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Inspired by this question, I would like to know what is the longest known sequence of consecutive zeros in Pi (in base 10).

So far the longest I have found is the sequence of 8 zero's occurring in position 172,330,850 after the decimal point.

If we expand the question to longest sequence of identical digits, 6 takes a lead with 9 digits occurring at position 45,681,781. All other digits have 8 digit maximum sequences occurring within the first 200,000,000 digits.

In general what is known about the distribution of k-length b-sequences in Pi, where b is any of the base digits? Can something be learned about the normalcy of Pi from these distributions? NB, by distribution I mean the set of (k,b,f) triples, for a given base, where f is the first position of occurrence.

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Results from first 200,000,000 digits were found using: angio.net/pi/piquery.html. –  Halfdan Faber Apr 24 '11 at 22:30
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This is not an interesting question. An interesting question is one that has the property that other people will learn something from the answer. What have I learned from the fact that the sequence "00000000" occurs somewhere between the $10^8$-th and $10^9$-th digit of $\pi$?... –  André Henriques Apr 24 '11 at 22:32
    
Well, if the position of first occurence for a k-length sentence grows at the same rate for all base digits, something can be learned from that. If 6-sequences of k length actually always occur first, then Pi would not be normal (I realize this is more than exceedingly unlikely to be the case, but would like to see some references). –  Halfdan Faber Apr 24 '11 at 22:38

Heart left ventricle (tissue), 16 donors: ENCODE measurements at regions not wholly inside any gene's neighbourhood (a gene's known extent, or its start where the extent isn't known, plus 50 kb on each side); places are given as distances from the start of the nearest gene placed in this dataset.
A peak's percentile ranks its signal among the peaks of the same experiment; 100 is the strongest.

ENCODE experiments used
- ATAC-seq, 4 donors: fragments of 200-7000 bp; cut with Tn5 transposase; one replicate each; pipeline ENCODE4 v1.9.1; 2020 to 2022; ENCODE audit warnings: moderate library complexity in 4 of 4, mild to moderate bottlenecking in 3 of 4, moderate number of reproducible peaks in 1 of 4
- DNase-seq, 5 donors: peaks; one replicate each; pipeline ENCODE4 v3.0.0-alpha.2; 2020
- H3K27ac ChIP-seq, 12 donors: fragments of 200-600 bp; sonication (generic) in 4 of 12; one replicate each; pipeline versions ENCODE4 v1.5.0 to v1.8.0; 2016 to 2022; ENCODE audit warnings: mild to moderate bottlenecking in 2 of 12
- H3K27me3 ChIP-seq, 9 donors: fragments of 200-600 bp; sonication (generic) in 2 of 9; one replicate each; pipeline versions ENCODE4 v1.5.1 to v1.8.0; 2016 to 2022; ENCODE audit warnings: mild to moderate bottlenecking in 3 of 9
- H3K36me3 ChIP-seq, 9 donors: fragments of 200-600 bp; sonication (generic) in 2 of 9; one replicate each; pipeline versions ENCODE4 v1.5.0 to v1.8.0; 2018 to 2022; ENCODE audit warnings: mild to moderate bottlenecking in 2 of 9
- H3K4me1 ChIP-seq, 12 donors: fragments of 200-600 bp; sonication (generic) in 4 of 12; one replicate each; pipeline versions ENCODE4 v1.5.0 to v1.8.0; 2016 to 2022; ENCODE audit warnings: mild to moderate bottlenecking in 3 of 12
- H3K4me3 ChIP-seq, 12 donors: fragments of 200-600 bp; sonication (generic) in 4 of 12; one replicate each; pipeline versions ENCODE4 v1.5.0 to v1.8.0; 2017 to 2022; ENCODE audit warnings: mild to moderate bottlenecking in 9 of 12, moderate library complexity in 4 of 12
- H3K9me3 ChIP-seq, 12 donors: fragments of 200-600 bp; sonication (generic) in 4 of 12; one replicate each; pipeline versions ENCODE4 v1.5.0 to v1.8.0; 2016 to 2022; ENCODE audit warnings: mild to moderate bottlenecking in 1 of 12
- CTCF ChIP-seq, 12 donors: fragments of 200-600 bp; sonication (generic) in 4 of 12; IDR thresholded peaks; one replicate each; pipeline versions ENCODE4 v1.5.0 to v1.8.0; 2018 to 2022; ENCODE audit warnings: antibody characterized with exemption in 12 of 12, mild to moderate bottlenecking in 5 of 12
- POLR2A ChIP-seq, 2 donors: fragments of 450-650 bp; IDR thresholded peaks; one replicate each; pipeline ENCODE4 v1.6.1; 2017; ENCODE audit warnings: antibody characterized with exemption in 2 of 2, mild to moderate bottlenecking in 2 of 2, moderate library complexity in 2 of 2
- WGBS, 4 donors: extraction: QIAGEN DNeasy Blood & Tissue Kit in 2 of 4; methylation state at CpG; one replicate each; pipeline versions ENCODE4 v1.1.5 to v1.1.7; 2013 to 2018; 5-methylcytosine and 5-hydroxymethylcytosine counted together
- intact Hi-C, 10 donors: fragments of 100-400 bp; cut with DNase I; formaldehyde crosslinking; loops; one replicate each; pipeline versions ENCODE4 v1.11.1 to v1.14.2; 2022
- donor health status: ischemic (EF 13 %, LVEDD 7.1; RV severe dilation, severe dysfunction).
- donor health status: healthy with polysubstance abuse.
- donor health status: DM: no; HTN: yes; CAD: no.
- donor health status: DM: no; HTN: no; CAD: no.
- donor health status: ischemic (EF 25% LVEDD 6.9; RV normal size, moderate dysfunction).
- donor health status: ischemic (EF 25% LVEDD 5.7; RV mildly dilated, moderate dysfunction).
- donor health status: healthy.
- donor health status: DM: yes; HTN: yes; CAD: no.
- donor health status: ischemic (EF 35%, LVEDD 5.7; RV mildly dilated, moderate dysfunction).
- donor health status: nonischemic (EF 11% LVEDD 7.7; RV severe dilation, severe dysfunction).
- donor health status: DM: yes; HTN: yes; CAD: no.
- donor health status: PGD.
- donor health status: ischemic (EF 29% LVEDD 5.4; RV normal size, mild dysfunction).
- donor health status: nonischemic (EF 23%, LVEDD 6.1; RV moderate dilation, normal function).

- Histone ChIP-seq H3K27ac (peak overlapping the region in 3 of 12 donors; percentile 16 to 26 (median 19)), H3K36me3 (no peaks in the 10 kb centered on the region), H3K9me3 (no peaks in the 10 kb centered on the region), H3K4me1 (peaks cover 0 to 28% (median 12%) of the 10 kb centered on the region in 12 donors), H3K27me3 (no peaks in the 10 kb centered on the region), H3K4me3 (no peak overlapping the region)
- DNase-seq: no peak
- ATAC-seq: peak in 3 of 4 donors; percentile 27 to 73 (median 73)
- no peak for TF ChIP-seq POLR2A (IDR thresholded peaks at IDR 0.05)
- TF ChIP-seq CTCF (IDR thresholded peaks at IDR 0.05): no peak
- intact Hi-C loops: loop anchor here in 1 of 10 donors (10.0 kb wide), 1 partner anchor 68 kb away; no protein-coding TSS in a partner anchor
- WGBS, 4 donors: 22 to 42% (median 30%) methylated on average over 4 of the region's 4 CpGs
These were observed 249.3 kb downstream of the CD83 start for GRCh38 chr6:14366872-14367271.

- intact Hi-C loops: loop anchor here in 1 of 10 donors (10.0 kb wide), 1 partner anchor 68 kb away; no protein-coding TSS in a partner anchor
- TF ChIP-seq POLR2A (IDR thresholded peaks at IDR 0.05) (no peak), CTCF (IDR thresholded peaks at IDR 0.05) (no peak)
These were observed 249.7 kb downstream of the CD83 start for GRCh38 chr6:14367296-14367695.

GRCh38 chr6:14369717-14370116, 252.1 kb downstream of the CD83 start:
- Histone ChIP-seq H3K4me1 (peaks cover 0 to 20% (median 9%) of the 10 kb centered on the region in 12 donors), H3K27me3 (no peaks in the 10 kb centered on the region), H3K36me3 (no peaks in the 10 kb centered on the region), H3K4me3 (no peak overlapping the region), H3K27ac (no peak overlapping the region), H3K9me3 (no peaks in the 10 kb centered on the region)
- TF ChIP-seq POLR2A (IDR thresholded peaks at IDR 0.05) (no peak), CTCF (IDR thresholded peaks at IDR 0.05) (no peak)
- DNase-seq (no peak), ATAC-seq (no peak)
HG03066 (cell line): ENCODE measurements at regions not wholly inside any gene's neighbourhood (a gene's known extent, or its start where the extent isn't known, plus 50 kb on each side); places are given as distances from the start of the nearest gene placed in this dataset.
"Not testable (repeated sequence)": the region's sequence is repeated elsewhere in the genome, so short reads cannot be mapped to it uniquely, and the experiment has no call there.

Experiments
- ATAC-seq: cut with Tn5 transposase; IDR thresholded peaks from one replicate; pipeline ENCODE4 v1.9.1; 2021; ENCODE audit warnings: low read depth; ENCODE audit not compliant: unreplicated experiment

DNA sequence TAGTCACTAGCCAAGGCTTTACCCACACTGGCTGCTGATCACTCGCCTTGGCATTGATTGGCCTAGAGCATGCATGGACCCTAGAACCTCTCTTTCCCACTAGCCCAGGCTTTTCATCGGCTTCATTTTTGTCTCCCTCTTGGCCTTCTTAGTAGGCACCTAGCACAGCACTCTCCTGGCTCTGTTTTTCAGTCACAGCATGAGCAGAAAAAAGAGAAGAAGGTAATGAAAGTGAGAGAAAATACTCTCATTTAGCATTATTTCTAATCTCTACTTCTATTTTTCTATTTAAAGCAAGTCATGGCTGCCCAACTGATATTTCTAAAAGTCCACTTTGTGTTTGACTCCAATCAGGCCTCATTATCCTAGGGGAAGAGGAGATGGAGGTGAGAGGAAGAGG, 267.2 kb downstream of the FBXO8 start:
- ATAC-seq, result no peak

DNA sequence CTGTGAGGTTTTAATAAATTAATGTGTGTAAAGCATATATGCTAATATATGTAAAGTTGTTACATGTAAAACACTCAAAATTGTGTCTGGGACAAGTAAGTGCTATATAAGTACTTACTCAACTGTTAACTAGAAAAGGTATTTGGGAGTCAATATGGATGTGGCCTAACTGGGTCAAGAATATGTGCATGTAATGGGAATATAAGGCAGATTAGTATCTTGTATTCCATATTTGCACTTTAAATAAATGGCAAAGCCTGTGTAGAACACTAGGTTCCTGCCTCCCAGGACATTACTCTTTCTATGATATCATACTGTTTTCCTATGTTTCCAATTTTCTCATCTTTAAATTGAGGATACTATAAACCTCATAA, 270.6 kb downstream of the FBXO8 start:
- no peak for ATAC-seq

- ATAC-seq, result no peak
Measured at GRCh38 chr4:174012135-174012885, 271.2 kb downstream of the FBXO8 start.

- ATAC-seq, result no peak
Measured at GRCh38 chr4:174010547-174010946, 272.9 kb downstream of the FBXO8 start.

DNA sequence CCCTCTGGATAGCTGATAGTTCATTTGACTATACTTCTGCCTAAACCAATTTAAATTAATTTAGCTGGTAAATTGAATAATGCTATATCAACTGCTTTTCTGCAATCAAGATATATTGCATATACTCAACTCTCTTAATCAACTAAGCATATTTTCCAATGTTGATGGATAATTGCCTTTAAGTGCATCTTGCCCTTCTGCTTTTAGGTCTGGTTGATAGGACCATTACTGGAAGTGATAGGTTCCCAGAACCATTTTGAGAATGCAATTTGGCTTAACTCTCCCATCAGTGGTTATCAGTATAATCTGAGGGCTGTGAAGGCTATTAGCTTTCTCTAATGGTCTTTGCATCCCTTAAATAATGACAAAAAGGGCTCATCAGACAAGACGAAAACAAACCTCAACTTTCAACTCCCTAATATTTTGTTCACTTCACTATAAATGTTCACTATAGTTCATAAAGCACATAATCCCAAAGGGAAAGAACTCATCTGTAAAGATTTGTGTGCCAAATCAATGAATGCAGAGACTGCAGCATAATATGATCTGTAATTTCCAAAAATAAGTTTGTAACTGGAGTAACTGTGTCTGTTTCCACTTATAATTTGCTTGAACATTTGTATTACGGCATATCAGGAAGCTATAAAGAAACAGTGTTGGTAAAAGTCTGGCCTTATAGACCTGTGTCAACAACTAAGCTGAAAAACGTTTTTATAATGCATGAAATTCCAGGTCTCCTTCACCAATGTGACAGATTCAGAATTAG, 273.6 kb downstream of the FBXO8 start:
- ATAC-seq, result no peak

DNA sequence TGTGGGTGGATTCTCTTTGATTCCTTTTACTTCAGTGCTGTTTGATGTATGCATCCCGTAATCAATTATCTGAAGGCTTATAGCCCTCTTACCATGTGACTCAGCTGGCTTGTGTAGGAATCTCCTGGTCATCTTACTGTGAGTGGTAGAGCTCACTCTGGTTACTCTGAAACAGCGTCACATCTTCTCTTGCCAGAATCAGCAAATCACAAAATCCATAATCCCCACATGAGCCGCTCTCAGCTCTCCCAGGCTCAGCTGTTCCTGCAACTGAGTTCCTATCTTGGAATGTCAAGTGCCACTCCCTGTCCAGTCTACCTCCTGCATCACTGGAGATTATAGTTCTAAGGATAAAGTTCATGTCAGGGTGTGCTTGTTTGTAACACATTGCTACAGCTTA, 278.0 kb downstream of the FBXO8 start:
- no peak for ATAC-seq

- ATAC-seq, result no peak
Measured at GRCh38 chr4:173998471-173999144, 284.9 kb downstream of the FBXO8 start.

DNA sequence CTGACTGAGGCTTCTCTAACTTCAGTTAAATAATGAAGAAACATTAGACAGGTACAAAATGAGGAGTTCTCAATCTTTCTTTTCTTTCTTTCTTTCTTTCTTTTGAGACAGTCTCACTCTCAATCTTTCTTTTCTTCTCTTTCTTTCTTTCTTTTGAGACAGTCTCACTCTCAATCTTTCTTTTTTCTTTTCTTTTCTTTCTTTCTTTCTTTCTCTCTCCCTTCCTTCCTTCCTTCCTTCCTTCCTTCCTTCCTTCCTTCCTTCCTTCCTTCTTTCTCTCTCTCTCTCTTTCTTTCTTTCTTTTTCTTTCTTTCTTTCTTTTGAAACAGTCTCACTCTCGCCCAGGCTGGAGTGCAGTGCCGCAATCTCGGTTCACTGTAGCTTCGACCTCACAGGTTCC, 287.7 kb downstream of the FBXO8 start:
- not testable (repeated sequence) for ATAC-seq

@Halfdan: I completely agree with you. But there's only a finite amount of information that one can explore by computer. And, after that, one is still infinitely far away from infinity... –  André Henriques Apr 24 '11 at 22:53
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Ok. I have learned something from the answer: I've learned about the existence of Fabrice Belard's web page. –  André Henriques Apr 24 '11 at 22:56
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1 Answer

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There is a sequence of 12 zeroes starting at position 1755524129973; There is a sequence of 13 eights starting at position 2164164669332. You can see more statistics in Fabrice Belard's web pages.

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@Julian: Thx, much. This is excellent! Here is another link:ja0hxv.calico.jp/pai/estatistics5t.html. Thanks much to Alex Yee for providing this. They found 13 zeros in positions 3,186,699,229,890 and 3,675,091,769,442. Since this is from the longest Pi calculation done so far, this is likely the longest known zero sequence. See also: numberworld.org/misc_runs/pi-5t/announce_en.html. –  Halfdan Faber Apr 25 '11 at 1:56
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